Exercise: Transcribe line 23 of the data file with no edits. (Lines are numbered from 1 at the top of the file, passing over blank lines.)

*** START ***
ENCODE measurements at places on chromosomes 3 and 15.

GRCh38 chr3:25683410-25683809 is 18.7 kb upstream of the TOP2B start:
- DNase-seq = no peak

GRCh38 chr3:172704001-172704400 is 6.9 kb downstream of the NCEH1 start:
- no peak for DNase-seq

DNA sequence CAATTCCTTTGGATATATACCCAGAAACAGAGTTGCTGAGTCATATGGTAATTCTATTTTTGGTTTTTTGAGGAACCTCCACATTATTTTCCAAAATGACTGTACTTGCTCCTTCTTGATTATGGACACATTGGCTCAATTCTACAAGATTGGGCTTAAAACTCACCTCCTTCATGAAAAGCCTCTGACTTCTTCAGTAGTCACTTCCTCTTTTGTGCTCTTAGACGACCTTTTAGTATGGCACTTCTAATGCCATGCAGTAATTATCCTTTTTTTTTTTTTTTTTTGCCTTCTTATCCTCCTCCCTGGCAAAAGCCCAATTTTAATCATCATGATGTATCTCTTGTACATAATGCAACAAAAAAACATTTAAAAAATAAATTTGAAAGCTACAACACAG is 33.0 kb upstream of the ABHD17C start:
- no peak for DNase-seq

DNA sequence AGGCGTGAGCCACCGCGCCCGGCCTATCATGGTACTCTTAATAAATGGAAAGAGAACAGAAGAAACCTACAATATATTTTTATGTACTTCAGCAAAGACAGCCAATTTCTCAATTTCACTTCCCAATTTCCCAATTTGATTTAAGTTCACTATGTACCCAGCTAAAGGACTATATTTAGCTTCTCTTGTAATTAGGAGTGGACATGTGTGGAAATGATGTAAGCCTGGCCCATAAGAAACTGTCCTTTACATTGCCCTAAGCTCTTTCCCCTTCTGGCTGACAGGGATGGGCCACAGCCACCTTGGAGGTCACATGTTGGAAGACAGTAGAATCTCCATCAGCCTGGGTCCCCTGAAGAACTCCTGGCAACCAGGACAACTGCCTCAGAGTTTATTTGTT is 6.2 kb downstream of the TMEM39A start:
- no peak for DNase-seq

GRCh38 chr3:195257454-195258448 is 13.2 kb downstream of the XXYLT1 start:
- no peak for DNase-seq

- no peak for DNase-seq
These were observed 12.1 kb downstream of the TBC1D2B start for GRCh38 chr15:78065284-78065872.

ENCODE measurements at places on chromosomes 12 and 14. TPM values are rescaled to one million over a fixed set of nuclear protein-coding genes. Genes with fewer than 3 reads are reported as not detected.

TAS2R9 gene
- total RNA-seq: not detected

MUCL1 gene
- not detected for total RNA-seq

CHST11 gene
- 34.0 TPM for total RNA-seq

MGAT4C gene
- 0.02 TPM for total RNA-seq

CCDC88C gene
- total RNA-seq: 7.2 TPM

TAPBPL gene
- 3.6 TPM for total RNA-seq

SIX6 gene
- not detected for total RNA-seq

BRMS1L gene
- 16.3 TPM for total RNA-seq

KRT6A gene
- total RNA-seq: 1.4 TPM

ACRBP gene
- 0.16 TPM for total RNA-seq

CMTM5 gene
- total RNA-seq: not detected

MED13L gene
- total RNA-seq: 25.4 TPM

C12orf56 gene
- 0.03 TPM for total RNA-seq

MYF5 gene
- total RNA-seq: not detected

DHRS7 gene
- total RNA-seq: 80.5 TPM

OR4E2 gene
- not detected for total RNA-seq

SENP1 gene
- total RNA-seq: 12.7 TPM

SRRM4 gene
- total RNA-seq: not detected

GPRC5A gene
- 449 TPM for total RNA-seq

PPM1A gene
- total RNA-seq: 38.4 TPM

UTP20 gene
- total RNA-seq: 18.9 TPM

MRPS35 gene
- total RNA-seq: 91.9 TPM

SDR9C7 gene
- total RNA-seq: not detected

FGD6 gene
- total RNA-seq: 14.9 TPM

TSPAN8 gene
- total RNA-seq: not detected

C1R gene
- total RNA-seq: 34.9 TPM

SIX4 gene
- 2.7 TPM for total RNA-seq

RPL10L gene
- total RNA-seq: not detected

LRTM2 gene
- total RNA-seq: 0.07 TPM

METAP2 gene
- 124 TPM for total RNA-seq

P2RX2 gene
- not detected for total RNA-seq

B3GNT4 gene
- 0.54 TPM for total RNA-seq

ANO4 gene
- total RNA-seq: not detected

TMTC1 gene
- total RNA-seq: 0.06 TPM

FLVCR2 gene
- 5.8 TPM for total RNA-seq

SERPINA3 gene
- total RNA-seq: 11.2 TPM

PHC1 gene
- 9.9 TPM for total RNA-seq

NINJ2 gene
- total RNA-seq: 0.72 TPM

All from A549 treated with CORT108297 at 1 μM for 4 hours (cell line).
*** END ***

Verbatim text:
CCDC88C gene